“A physician and a nurse have very concrete roles,” she said. “I’ve worked long enough in hospitals to know that if I don’t follow orders things get screwed up.”

The couple also attribute their success to their long-time staff.

“We were blessed with a really great staff. They’ve been incredibly dedicated,” Snyder said, noting that the core of the staff has been there 25 years or more.

The couple pointed out that Stacey Dinger and Barb Hibell started the day the practice opened. Pat Evans joined a few years after that, and LeeAnn Price has been there for nearly 25 years.

“There have been others in and out, but that’s incredible to have that kind of consistency,” Snyder said. “That’s been helpful.”

Other staple staff members have been the nurse practitioners such as Lana Smith who started around 1995, which was one year before one of the more memorable events in his career — the Flood of 1996.

“The place was basically wiped out,” he said. “We brought in little trailers and practiced out them in the parking lot for about three months while they put the whole place back together.”

He said he occupied one trailer while Smith occupied another.

According to Snyder, the office was essentially scattered over several locations during the rebuilding process. Some essential patients were initially seen at Snyder’s home, while later on, others were seen in a few rooms at Dr. Karls’ office.

Snyder pointed out that they were really fortunate during the rebuilding after the flood to become Highmark employees for a while.

“It just so happened that we were negotiating with Highmark to buy our practice whenever the flood occurred,” he said. “We were with them for nine or 10 years and went back into private practice again.”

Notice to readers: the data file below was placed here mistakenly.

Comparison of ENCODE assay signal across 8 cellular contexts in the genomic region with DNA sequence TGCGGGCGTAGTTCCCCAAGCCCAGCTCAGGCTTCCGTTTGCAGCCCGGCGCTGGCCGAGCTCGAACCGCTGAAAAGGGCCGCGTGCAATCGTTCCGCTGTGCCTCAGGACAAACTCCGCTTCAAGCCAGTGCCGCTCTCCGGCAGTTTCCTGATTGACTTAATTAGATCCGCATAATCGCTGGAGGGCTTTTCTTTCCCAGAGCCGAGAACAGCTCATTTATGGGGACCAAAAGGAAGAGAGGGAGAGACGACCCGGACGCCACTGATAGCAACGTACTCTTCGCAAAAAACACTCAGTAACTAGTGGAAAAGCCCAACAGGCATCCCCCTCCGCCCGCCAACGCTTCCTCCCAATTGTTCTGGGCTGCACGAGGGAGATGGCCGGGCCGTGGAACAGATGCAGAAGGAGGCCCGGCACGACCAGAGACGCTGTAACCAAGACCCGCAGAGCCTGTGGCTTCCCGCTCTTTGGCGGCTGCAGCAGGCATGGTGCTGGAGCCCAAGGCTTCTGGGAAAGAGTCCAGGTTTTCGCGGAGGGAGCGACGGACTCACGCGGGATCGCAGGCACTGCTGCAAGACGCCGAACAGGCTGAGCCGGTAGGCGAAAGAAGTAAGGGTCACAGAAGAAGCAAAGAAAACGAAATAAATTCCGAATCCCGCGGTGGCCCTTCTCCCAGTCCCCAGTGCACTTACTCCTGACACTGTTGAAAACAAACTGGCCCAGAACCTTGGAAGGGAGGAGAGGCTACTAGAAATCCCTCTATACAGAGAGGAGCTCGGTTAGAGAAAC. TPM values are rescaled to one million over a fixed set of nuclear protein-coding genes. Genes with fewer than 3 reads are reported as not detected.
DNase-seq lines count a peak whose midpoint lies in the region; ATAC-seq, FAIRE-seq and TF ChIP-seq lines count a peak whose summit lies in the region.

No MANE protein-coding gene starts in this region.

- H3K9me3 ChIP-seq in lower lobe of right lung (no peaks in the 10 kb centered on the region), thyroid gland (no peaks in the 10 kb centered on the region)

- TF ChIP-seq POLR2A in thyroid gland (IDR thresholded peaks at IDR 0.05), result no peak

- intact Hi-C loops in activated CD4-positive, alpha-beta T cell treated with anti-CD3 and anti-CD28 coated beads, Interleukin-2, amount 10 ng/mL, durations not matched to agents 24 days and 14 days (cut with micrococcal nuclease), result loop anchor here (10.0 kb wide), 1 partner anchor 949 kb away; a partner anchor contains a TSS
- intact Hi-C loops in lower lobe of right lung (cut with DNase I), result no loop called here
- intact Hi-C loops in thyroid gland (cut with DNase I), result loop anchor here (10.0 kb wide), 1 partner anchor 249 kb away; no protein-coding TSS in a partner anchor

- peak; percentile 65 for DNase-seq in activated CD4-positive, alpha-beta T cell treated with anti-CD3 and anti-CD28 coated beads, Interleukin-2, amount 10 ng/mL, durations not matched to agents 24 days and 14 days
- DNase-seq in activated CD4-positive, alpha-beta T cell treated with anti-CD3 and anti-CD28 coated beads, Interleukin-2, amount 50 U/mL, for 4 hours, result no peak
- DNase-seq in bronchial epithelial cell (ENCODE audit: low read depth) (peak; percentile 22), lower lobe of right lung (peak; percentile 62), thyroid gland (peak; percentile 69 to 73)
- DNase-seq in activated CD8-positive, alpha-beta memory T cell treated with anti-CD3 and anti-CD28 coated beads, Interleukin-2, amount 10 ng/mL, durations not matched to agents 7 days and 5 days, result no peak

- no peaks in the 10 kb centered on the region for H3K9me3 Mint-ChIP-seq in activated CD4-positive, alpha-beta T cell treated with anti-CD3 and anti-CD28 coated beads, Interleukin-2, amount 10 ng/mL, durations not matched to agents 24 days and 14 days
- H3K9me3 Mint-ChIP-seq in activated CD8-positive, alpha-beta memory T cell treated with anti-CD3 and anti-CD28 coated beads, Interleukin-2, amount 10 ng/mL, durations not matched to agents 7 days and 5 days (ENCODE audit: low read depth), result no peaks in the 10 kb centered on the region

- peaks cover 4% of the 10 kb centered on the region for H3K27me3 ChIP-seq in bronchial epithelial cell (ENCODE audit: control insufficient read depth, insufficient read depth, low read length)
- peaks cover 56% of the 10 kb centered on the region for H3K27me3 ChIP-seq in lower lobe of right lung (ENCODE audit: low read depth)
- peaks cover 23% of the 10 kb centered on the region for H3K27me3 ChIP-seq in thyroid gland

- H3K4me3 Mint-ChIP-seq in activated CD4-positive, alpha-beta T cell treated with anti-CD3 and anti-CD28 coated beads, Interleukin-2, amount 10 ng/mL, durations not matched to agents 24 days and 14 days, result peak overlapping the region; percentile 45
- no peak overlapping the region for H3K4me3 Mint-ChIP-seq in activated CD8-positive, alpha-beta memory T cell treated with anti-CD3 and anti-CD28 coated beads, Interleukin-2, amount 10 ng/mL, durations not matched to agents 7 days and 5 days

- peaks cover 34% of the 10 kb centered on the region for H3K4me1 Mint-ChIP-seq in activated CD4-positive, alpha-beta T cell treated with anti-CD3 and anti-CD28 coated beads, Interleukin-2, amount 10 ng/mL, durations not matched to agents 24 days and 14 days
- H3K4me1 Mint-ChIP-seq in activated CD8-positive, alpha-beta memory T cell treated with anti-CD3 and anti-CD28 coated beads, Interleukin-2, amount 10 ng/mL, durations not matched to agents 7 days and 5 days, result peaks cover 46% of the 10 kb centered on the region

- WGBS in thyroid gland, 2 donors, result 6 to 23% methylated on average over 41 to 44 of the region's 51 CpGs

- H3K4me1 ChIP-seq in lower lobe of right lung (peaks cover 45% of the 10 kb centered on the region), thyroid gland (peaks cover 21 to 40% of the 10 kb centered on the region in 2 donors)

Looking to the future, Snyder said that his number one priority will be “nurturing” grandkids.

“We’re really blessed that we have eight grandkids and they’re all within an hour’s drive of us,” he said. “A lot of people our age don’t have that because the kids are all over the place.”

Snyder said that, since retiring, he has already made a spontaneous trip to the North Hills to see three of the grandkids play in a piano recital.

“With the time constraints of medicine, especially when I was delivering babies and was on call a lot of the times, I didn’t get to be there all the time for my own kids growing up,” he said. “I tried to, but I want to do more of that for the grandkids.”

He also mentioned a possible trip out west by train, and said he hopes to complete a bike ride from Pittsburgh to Washington, D.C.

“We’ve done parts of it [so] that’s kind of the short-term bucket list,” he said. “It’s also time to get some decent sleep.”

All in all, Snyder says that he would characterize the past 37 years of his career as good.

“Thinking about it, I think this is where God planned for me to be,” he said. “That’s the nice thing about medicine, you feel like you can serve. As part of my Christian calling, this is where I needed to be.”

He said that he feels that many of the patients have become family over the years.

“We’ve been through a lot with a lot of patients,” Snyder said. “That’s kind of the neat thing to go through looking back on it.”